Everyone who’s in the race is committed to getting to net-zero as quickly as they can and 2050 is the cut-off point.

“If you’re [aiming for net zero] after 2050, you’re not in the race as far as we are concerned. You’ve decided to go to play for the second team. You can kick around on a Sunday afternoon, you’re not playing with the first team.”

Topping continues: “We now have net-zero commitments which cover more than half of the global economy – more precisely, 53% of the global economy is covered by entities that have a commitment to net-zero by 2050. These cover nearly a quarter of global emissions and over a third of the population of the world – 2.6 billion people – so there’s a lot of momentum.”

Image: Ben Gingell ©


“…that’s the power of this kind of multistakeholder approaches. Companies, investors, national governments, regional governments – you know some regional governments are pretty big. California is the fifth biggest economy in the world, and they are aiming for net-zero by 2045. They’re driving the kind of investment decisions that we’re seeing from companies that are committed to net zero within the broader climate ambition alliance. This includes over 120 countries so far which are committed to net-zero by 2050. Not some of the biggest economies yet – we’re still hopeful we get a few of those in. Our goal, working with that whole coalition, is to get well beyond 70% of the world economy covered by net-zero commitments by the time we get to COP.

Already since the Madrid COP to the launch, we have seen a 70% increase in the number of commitments.”

He adds: “We call it a race for multiple reasons, one is that it is a race against time. We can’t stop now but we can minimize economic and human damage. It’s also a race that we win or lose together. Unlike a lot of races, this is a race where our chances of success are much greater the more people who are in it.” Speaking to attendees at a Japanese government hosted Online Platform on Sustainable and Resilient Recovery from COVID-19 recently, Sharma shared: “Since March, we have put the equivalent of $450 million into cutting emissions in heavy industry. And almost $1.3 billion driving the move to low-emissions vehicles.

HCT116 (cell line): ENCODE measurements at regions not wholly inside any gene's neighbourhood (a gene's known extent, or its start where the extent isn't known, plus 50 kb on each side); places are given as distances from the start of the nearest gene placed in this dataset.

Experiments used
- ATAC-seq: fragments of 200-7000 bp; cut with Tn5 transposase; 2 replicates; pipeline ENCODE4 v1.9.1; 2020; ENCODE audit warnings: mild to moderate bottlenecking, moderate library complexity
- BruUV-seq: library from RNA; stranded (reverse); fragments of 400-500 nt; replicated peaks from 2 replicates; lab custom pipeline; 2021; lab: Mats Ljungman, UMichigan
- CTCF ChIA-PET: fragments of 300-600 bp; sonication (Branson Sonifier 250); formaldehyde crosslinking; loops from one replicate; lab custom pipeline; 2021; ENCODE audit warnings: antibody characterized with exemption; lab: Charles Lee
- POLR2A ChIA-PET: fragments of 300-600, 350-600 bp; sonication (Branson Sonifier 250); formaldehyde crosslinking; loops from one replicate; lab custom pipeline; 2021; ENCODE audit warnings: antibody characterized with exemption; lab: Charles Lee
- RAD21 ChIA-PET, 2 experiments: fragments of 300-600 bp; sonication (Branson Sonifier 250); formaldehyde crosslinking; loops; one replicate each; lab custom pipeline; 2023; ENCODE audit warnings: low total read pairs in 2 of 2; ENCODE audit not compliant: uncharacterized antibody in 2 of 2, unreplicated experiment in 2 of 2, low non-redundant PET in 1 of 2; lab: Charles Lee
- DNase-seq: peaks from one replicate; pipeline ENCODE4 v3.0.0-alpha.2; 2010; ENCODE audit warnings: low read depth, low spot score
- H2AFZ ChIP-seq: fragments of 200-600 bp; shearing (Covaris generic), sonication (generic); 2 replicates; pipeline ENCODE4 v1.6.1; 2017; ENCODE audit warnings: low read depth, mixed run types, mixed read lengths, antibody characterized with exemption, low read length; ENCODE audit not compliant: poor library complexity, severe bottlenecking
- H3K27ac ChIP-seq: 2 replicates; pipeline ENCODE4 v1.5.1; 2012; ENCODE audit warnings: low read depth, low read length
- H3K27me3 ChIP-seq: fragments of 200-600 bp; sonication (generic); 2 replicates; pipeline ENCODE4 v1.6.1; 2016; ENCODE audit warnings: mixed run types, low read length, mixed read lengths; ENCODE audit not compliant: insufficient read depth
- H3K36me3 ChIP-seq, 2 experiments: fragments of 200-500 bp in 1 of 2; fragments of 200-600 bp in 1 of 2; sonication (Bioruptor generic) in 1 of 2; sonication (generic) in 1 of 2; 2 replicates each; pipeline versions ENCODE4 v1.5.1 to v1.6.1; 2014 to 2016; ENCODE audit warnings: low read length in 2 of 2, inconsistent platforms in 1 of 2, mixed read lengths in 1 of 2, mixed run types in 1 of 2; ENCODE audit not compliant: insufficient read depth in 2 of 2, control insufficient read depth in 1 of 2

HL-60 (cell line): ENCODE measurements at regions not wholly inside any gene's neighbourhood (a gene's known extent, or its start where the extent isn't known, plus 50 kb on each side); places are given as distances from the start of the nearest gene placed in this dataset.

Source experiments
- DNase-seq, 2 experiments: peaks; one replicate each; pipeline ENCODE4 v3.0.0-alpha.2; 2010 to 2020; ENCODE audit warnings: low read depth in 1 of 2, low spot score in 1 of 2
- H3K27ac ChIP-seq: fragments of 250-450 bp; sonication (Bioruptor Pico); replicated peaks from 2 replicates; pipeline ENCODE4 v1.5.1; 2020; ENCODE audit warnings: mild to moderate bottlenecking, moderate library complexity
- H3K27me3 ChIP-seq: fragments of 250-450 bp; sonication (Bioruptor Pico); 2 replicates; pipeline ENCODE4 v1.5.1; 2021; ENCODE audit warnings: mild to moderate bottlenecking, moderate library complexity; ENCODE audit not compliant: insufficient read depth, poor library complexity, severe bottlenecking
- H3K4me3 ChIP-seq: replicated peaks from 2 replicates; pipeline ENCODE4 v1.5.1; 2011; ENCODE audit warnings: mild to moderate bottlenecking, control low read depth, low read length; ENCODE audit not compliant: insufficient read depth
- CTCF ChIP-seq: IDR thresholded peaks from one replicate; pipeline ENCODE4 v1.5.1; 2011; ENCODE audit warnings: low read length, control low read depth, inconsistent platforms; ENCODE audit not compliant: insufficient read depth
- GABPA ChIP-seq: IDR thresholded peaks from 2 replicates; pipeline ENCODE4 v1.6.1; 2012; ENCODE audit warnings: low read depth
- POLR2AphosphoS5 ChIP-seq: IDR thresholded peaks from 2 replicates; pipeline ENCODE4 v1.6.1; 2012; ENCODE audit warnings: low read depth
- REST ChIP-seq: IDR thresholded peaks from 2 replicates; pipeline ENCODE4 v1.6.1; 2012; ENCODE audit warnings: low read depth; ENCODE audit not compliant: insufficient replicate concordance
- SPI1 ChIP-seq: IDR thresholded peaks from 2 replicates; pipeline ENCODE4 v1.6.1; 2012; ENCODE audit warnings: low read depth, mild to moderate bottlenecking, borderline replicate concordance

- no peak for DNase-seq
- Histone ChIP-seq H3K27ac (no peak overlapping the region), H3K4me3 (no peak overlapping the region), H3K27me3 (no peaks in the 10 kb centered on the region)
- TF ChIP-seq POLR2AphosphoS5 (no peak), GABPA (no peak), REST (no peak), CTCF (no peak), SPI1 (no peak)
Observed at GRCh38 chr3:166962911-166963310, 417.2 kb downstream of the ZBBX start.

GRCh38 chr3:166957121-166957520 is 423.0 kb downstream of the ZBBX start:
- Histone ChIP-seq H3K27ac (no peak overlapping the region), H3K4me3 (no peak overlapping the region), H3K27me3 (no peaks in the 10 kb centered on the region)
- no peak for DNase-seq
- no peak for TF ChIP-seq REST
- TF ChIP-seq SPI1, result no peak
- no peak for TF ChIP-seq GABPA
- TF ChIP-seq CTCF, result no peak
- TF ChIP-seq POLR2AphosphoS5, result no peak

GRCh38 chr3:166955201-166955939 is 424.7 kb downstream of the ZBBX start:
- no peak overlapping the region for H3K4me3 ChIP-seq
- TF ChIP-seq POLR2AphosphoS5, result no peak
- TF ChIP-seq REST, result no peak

“Our offshore wind capacity is now the largest in the world. Employing thousands of people directly, and through supply chains. And the price of offshore wind energy has fallen by two-thirds between 2015 and 2019. Renewables are now cheaper than new coal and gas power plants in two-thirds of countries.

“As a result, we can say with confidence that the UK will meet its ambition to phase out coal power by 2024. And from April to June this year we went 67 days without coal. There are immense opportunities for those developing the technologies the world needs to move to its low-carbon future.”

For example, Europe’s electric vehicle market grew by almost 50% between 2018 and 2019.

And, globally, renewables are expected to attract 77% of all investment in electricity systems between now and 2050 – worth around US$10 trillion.

“There has never been a better time to invest in the green economy. Or a more important time.”

We asked Sharma’s office about developments to the COP26 agenda during the COVID-19 pandemic and received this answer: “During these difficult times our commitment to COP26 and urgent climate action has not wavered, and as we work to protect our citizens and repair our economies, we must meet these two joint challenges together.

“The COVID-19 economic recovery is an opportunity to build more sustainable and inclusive economies and societies, and a more resilient and prosperous world, and we will put this at the centre of our presidency. The COP26 president, ministers and senior officials continue to engage with a wide range of UK and international partners on climate change.”

More poignant perhaps, are Sharma’s words at the conclusion of his presentation in New Zealand earlier this year: “Whether we live in the south, the north, the east or the west, we share one life-giving but incredibly fragile planet. So, it is imperative that we work together, in the aftermath of the coronavirus, and ahead of COP26, to build back better.” SEI The United Nations Climate

The United Nations Climate Change Conference

The 2021 United Nations Climate Change Conference, also known as COP26, is the 26th United Nations Climate Change Conference.

It is scheduled to be held in Glasgow, Scotland from 1 to 12 November 2021 under the presidency of the UK Government, with assistance from the Scottish Government.

The conference is set to incorporate the 26th Conference of the Parties to the United Nations Framework Convention on Climate Change (UNFCCC), the 16th meeting of the parties to the Kyoto Protocol (CMP16), and the third meeting of the parties to the Paris Agreement (CMA3).